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How to Study for LSAT Logical Reasoning

The Logical Reasoning section on the LSAT is hands down the most important section on the exam. It’s 50% of the test. Put it another way, if you struggle with logical reasoning questions, it’s hard to come away with a good result. The upside is that if you can consistently score high on this section, your scores are going to be higher as well.

So, how do you study for the logical reasoning? Check out the basics of logical reasoning first. If you have the basics down, read on.

Tip #1: Know the Different types of Logical Reasoning Questions

There are 15 types of Logical Reasoning questions. Luckily for you, not all of these questions were created equal. The three most common question types take up 45% of the logical reasoning portion, while the 7 most common questions take up roughly 75% of the logical reasoning section.

The law of diminishing returns applies here. You’re probably not going to need to figure out all 15 types of logical reasoning questions. You might as well get good at the most common ones, and then start working on the less common ones.

Tip #2: Figure out how to spot each kind of question

Now that you know what kinds of questions are going to be on the exam, figure out how to spot what type of question you’re dealing with. This is something that will take a little bit of time, but with some repetition, you’ll be able to get really good at noticing what kind of question you’re dealing with in less than a second. That will leave you with lots of time to attack the question.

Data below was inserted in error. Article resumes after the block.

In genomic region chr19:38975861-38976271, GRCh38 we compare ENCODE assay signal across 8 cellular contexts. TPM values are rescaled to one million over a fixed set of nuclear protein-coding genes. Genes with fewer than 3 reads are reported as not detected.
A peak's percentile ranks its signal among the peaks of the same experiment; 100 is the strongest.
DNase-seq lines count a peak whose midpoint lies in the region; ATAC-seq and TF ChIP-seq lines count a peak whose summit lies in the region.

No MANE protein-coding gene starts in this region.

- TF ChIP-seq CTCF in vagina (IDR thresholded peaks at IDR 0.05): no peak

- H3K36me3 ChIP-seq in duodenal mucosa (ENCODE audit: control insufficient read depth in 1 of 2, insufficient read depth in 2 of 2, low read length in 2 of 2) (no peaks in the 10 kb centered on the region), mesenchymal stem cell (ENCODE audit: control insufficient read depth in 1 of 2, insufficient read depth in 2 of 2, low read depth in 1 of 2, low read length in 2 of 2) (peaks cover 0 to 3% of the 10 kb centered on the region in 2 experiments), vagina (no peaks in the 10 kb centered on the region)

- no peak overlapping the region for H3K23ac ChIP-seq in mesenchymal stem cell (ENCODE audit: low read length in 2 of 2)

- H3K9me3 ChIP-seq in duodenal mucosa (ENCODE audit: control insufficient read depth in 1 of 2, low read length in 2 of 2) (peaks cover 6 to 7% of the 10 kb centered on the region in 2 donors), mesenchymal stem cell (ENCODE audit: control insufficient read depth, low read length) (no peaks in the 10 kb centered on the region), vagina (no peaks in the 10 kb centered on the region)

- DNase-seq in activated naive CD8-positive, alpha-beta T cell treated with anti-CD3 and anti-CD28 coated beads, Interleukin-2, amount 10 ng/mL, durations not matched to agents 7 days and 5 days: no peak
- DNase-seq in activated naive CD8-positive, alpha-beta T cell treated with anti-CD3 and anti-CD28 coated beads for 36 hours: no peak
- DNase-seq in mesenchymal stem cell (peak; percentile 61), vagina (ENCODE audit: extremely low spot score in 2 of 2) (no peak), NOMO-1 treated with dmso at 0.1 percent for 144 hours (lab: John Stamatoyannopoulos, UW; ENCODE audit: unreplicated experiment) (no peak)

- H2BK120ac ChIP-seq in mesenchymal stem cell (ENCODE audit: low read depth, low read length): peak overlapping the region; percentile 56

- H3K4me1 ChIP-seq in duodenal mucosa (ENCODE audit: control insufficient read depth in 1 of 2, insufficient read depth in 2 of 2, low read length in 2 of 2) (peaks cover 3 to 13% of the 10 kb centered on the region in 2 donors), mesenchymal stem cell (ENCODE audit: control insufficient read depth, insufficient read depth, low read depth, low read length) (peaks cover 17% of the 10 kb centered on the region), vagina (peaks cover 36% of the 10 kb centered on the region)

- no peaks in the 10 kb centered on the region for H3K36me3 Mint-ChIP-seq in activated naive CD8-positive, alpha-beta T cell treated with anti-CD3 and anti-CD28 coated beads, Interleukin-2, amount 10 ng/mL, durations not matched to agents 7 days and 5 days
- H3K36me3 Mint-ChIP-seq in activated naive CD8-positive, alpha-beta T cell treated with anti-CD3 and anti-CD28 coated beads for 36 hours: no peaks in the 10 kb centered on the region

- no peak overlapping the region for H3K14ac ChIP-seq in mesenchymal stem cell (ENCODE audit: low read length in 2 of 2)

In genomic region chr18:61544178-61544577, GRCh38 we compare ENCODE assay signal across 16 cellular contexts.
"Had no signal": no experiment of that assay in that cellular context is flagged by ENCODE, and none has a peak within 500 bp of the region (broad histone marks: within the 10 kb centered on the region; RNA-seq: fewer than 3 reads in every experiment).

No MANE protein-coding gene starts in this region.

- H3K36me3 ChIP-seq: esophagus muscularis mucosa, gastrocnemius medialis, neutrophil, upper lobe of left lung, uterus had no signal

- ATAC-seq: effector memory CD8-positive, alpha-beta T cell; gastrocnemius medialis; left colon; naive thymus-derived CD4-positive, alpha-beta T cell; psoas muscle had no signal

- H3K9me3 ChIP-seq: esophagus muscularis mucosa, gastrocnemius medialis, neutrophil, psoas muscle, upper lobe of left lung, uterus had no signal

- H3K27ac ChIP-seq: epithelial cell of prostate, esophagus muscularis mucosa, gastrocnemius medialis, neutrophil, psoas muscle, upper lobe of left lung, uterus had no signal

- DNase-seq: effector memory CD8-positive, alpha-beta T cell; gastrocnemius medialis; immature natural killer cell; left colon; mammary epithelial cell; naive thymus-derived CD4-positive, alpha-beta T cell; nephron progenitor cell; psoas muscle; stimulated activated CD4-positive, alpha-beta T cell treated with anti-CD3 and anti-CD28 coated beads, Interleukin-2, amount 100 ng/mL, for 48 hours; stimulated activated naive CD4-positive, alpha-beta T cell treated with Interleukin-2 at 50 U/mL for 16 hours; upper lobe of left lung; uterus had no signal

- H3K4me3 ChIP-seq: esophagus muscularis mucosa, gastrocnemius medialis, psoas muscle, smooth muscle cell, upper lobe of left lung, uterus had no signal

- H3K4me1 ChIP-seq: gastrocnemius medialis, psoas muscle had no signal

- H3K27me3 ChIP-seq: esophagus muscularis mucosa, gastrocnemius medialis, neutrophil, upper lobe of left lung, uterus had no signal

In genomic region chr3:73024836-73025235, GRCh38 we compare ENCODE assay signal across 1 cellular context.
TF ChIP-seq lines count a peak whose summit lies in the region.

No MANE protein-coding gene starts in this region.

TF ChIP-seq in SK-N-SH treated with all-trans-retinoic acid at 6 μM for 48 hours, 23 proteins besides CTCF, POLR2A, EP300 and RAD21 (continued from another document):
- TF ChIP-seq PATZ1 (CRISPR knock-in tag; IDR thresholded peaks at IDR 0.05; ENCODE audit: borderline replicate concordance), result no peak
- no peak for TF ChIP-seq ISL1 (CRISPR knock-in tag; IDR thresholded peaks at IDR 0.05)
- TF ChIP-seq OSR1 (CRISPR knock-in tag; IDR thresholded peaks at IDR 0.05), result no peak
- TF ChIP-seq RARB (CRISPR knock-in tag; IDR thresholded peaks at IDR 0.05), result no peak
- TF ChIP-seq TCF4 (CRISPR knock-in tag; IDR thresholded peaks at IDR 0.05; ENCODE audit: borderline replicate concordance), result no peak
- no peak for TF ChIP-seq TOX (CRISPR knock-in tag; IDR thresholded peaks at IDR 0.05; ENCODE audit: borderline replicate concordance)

Tip #3: Memorize how to attack each question

Every type of logical reasoning question has a specific way to attack it. Here are some good resources in helping you attack the most common kinds of logical reasoning questions. Once you know what you’re dealing with, and you know how to recognize them, all you need to do is have a system for attacking them. Luckily for you, there’s a specific way to attack each kind of question. The best thing you can do is slowly go through the strategy for a type of question until it becomes second nature, and then move on to the next one.

Tip #4: Reading comprehension is more important than you think

Finally, don’t overlook what’s actually written in the questions. After you get really good at attacking these questions, you’re going to start blowing through the questions. I’d wager a lot of money that you’re going to start missing questions because you miss a word here or there.

So, the last thing you need to do is time yourself, so you can devote the same amount of time to each question. This will allow you to read them at a steady pace, and hopefully keep your reading mistakes at a minimum.

 

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